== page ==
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Lower socioeconomic position (SEP), both accumulated across the life course and at different life-stages, has been found to be associated with higher cumulative physiological burden, as measured by allostatic load. This study aimed to identify what factors mediate the association between SEP and allostatic load, as measured through combining cardiovascular, metabolic and inflammatory markers. We explored the role of material, psychological and behavioral factors, accumulated across two periods in time, in mediating the association between SEP and allostatic load. Data are from the West of Scotland Twenty-07 Study, with respondents followed over five waves of data collection from ages 35 to 55 (n=999). Allostatic load was measured by summing nine binary biomarker scores ('1'=in the highest-risk quartile) measured when respondents were 55years old (wave 5). SEP was measured by a person's accumulated social class over two periods All mediators and SEP were measured at baseline in 1987 and 20years later and combined to form accumulated measures of risk. Material mediators included car and home ownership, and having low income. The General Health Questionnaire (GHQ-12) was used as the psychosocial mediator. Behavioral mediators included smoking, alcohol consumption, physical activity and diet. Path analysis using linear regressions adjusting for sex were performed for each of the potential mediators to assess evidence of attenuation in the association between lower SEP and higher allostatic load. Analyses by mediator type revealed that renting one's home (approximately 78% attenuation) and having low income (approx. 62% attenuation) largely attenuated the SEP-allostatic load association. GHQ did not attenuate the association. Smoking had the strongest attenuating effect of all health behaviors (by 33%) with no other health behaviors attenuating the association substantially. Material factors, namely home tenure and income status, and smoking have important roles in explaining socioeconomic disparities in allostatic load, particularly when accumulated over time.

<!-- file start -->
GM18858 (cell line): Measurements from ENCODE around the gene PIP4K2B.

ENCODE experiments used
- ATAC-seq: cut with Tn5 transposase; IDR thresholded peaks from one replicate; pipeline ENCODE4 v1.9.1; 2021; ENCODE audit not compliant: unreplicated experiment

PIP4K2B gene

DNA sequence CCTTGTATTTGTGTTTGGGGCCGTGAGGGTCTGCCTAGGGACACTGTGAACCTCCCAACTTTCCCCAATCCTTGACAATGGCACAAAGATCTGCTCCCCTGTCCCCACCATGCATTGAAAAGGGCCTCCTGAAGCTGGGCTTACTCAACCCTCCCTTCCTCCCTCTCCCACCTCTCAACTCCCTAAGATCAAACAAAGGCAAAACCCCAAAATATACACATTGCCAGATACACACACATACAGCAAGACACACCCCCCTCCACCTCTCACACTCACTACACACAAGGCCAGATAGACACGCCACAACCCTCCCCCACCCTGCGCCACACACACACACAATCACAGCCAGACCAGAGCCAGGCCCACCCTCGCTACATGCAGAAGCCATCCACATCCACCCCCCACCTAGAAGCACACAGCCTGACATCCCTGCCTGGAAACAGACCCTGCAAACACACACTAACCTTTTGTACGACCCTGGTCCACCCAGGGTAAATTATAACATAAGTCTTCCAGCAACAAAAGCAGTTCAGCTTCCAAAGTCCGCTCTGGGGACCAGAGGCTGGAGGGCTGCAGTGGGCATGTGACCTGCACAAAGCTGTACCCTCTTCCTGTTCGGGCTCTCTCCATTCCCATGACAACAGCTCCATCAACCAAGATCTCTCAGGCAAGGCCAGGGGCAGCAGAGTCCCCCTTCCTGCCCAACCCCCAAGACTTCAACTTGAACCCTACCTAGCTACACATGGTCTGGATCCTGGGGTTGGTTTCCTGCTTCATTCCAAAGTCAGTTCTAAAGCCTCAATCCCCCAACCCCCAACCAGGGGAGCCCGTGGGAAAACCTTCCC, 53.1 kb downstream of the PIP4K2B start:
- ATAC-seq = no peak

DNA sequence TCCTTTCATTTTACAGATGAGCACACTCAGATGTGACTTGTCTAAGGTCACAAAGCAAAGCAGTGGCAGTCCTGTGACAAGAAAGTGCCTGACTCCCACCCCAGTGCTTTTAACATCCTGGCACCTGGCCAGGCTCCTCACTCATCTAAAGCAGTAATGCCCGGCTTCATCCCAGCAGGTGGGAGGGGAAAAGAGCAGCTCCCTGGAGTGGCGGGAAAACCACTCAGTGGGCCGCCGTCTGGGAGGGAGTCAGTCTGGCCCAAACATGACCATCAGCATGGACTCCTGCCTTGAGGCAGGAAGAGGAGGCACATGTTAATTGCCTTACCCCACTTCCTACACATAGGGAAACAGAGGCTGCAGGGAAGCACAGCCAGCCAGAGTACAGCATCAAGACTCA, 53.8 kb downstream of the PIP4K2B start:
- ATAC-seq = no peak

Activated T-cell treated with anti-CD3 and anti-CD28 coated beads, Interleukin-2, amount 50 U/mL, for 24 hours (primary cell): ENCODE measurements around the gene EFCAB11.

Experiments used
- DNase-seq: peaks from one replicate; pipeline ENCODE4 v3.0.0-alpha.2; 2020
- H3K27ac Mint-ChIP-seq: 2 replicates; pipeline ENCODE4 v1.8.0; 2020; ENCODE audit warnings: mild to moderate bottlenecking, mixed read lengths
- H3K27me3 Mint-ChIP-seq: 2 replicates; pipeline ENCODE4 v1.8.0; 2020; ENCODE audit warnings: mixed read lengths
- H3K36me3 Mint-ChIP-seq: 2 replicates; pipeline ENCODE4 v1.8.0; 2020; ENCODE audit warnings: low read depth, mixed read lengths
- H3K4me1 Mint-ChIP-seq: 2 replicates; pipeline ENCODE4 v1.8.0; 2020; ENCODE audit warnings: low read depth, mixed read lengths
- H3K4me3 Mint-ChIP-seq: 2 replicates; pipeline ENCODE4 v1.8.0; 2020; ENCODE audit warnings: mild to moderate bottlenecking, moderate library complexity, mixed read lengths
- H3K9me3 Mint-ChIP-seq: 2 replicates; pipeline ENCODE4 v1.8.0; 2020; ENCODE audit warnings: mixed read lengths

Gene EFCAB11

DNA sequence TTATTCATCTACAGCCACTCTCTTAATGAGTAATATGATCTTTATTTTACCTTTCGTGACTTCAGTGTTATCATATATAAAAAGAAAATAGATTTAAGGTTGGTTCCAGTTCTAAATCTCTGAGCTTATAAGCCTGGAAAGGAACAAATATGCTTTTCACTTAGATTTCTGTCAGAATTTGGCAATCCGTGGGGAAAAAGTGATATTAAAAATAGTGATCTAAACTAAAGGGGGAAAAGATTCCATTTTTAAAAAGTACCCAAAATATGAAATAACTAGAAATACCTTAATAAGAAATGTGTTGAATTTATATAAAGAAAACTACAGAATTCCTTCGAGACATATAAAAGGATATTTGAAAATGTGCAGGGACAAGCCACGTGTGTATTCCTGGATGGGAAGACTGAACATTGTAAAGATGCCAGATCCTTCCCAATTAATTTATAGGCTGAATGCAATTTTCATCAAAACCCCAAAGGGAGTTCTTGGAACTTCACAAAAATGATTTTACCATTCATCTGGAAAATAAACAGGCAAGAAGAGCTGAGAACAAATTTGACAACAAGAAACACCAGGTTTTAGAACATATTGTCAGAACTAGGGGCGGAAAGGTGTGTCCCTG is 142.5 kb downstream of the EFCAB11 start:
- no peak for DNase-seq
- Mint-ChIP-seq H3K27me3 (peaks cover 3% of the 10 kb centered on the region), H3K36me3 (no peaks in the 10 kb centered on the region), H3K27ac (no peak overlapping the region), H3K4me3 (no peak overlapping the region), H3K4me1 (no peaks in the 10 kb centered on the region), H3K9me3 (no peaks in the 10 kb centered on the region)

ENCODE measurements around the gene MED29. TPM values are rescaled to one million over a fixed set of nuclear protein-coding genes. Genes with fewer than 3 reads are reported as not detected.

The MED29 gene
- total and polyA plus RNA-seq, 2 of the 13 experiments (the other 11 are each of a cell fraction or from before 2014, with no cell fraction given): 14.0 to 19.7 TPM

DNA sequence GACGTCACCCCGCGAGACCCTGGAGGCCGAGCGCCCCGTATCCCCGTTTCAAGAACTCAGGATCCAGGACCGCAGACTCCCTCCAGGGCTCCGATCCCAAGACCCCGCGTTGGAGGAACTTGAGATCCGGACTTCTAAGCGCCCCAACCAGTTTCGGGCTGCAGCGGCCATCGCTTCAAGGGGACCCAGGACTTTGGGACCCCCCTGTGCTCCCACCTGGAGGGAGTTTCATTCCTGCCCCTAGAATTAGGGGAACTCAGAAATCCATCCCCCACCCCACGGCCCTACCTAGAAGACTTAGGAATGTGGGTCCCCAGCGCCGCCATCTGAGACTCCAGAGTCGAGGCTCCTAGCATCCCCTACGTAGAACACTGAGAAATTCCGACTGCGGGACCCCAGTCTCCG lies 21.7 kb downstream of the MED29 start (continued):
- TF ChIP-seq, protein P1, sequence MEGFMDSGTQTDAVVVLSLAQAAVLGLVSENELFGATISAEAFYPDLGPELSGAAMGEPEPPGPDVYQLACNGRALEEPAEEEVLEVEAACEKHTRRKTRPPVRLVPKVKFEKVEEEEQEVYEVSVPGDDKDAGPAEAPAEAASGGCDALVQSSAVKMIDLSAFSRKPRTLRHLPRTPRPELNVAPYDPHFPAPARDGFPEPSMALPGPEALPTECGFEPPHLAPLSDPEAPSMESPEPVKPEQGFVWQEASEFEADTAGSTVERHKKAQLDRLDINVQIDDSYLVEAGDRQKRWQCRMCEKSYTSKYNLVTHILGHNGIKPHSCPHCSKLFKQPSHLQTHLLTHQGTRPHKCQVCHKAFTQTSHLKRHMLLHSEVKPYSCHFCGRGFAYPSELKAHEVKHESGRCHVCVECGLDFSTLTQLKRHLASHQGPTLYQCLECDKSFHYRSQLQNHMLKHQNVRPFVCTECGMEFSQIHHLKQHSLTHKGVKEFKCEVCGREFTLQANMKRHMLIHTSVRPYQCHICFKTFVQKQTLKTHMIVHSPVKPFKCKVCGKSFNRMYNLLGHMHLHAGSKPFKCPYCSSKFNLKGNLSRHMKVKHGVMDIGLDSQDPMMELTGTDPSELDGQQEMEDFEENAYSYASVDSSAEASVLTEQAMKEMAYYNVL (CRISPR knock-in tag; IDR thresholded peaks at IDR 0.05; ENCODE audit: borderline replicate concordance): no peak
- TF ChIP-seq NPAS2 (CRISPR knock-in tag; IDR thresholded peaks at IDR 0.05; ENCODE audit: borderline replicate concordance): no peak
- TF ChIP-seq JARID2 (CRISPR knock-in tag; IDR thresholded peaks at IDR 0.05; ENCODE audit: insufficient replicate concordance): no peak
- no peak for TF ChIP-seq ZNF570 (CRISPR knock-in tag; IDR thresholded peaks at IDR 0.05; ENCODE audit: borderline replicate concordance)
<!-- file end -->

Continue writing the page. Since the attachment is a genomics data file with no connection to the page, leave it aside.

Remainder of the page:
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- 1 Finished
1/07/13 → 30/06/19